Still not sure if this is the worst code we have (but it is a good candidate)



  • (No, i did not mess up the format. It was like this already.)

     

    
    <font size="3">#define MEMCATCH catch(CMemoryException*e) { MemoryError(e); }
    

    void CCode::GetAndInc(char *cod,CString &Code)
    {
    OpenRSet(FALSE,ToModule(cod));

    COleVariant VAL; int N=0,s=0; int pause=Retry.Wait(); repeatReadWrite:
    try
    {
    	CWaitCursor wait;
    	pRS-&gt;GetFieldValue(cod,VAL);
    	
    	char *p=(char*)VAL.bstrVal; N=atoi(p); s=0; while(*p) { s++; p++; }
    	Code.Format("%*d",s,N); N++; CString val; val.Format("%*d",s,N);
    	VAL.SetString(val,VT_BSTRT);
    	
    	pRS-&gt;SetFieldValue(cod,VAL);
    	pRS-&gt;Update();
    	pDoc-&gt;m_lastcodpertable.SetAt(cod,(void*)N);
    }
    MEMCATCH
    catch(CAppException*e)
    {
    	if (Retry.Check(pause,e-&gt;m_strDescription))
    	{
    		e-&gt;Delete();
    		try
    		{
    			pRS-&gt;CancelUpdate();
    			pRS-&gt;Edit();
    			goto repeatReadWrite;
    		}
    		MEMCATCH
    		catch(CAppException *err) { e=err; }
    	}
    	e-&gt;Delete();
    	Close(); AfxThrowUserException();
    }
    pRS-&gt;Close(); delete(pRS); pRS=NULL;
    

    }
    </font>



  • Other than some weird formatting with multiple statements per line (which can be okay in some cases, maybe not this one), and a goto that could probably be eliminated with five minutes of thought, what's the big deal? If this is the worst you've got then you're in good shape.



  • Was this written by a matlab programmer (systems engineer)?

    @smxlong said:

    a goto that could probably be eliminated...what's the big deal?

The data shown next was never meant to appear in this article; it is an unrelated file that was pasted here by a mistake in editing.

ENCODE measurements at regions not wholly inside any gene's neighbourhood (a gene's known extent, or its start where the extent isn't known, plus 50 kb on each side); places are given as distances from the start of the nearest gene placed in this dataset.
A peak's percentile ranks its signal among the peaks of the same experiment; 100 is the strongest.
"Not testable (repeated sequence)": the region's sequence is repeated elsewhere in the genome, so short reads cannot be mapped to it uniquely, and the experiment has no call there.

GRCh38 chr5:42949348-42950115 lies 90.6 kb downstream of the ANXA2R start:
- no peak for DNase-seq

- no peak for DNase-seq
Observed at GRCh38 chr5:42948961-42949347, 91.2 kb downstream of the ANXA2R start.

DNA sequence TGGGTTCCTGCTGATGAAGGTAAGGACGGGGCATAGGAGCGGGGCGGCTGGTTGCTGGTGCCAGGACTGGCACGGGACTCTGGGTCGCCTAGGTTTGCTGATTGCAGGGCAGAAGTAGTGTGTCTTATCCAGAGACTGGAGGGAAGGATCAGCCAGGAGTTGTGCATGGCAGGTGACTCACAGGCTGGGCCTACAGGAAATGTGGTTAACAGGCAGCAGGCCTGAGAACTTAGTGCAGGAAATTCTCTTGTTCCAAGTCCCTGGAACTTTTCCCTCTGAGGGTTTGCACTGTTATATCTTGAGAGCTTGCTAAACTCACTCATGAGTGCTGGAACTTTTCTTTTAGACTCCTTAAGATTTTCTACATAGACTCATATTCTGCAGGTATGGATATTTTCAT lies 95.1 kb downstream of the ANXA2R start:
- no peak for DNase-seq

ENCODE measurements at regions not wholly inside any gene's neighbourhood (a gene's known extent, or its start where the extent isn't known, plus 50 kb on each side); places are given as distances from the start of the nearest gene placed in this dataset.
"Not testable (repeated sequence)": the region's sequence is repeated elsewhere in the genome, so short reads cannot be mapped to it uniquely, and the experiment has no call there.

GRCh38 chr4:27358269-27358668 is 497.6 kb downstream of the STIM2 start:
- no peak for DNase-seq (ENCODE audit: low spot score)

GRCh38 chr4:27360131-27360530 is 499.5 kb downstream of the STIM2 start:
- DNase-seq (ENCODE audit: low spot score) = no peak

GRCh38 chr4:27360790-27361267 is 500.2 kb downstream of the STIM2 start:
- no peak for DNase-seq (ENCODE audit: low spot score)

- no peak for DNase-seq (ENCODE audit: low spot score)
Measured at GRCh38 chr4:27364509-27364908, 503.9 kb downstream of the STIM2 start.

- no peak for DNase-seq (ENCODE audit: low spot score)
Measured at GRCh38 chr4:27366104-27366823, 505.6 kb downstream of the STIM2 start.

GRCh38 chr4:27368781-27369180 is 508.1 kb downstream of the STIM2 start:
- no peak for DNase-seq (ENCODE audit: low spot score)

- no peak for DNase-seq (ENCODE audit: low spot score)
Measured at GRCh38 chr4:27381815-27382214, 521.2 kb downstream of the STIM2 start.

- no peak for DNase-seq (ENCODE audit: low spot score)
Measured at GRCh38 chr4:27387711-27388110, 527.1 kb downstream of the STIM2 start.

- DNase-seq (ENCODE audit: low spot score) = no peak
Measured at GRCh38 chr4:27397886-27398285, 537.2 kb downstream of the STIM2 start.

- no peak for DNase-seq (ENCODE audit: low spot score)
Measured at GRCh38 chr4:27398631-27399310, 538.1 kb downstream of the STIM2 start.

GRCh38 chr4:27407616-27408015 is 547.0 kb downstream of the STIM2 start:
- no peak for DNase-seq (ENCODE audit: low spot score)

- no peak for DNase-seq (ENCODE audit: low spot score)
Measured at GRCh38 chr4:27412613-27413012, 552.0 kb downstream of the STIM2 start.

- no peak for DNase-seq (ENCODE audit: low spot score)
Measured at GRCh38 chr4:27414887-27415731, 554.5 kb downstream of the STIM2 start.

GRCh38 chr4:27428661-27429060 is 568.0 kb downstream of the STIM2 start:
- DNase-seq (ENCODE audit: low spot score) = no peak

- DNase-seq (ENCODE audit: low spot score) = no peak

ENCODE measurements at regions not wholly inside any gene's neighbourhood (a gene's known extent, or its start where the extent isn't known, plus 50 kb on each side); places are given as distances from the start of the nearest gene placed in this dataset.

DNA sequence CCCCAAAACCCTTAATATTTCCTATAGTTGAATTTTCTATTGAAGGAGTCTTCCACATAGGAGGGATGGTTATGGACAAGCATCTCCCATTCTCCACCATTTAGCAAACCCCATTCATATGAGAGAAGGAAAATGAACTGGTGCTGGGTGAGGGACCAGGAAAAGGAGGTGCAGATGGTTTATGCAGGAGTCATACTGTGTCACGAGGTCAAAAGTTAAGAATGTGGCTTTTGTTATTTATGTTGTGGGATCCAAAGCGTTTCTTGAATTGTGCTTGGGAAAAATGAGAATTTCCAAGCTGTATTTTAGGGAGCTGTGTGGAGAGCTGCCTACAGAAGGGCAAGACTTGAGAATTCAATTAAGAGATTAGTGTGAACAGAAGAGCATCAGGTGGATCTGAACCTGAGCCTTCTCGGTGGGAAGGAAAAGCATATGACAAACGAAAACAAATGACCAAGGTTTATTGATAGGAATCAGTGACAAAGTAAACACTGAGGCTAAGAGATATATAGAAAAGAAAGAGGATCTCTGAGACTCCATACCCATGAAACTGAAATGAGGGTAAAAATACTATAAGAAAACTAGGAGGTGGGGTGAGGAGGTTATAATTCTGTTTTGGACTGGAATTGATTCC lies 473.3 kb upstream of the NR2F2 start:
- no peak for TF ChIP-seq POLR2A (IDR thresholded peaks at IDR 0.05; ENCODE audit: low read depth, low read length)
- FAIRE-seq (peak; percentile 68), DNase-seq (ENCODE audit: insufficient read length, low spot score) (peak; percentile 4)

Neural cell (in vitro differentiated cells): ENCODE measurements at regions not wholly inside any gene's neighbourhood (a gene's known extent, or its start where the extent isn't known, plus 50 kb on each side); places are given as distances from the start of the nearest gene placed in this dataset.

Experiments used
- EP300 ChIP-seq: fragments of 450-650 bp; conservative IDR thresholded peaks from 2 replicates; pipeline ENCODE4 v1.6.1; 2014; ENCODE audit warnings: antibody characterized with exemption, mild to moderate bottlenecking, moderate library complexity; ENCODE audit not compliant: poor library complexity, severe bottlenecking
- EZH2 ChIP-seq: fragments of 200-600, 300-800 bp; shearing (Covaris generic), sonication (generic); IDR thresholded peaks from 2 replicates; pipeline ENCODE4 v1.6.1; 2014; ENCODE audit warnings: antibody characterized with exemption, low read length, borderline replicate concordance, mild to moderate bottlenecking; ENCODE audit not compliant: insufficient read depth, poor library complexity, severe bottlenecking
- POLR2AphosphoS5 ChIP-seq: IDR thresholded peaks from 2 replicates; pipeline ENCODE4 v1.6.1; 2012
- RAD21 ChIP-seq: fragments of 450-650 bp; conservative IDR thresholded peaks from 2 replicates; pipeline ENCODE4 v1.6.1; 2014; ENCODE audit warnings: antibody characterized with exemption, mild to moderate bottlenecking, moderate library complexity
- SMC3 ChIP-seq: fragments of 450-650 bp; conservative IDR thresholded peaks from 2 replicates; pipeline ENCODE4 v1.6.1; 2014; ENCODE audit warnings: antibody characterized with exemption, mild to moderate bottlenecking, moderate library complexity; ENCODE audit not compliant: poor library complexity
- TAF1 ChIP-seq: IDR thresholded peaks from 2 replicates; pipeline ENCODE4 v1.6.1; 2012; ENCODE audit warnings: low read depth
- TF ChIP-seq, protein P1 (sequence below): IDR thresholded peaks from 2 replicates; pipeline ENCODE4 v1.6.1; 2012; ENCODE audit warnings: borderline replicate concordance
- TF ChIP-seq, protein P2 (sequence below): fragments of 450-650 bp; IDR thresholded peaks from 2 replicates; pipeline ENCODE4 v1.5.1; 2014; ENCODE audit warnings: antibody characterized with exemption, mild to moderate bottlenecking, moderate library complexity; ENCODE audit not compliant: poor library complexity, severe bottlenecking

A goto that has never been eliminated.


  • Discourse touched me in a no-no place

    @noitcif said:

    @smxlong said:
    a goto that could probably be eliminated...what's the big deal?

    A goto that has never been eliminated.

    Goto has perfectly legitimate uses. Rare, yes, but there are code constructs that require either the use of goto, or lots of involuted if(){}else{} constructs to not use it which are distinctly less clear. It's common in linux kernel drivers for example.



  • @PJH said:

    Goto has perfectly legitimate uses. Rare, yes, but there are code constructs that require either the use of goto, or lots of involuted if(){}else{} constructs to not use it which are distinctly less clear.

    Or, a better language syntax.



  •  Throwing exceptions that are dynamically allocated and assuming the catcher is going to remember to delete it is pretty bad.  That is one of those things that you have to put into a developer's manual and hope everyone reads it.

     e->Delete () gets called twice under certain circumstances.  You have to assume knowledge of the internals of that object in order to know if calling the Delete() method twice works or causes a double memory deallocation.

     Using a macro to define an exception handler is lame.  That particular goto is asking for trouble.

    Yeah, I'd say this is pretty bad.


  • Winner of the 2016 Presidential Election

    Which circumstances?

    e gets deleted, and either a goto occurs or an exception gets thrown and e gets reassigned to the new exception pointer, which then gets deleted as well as the first.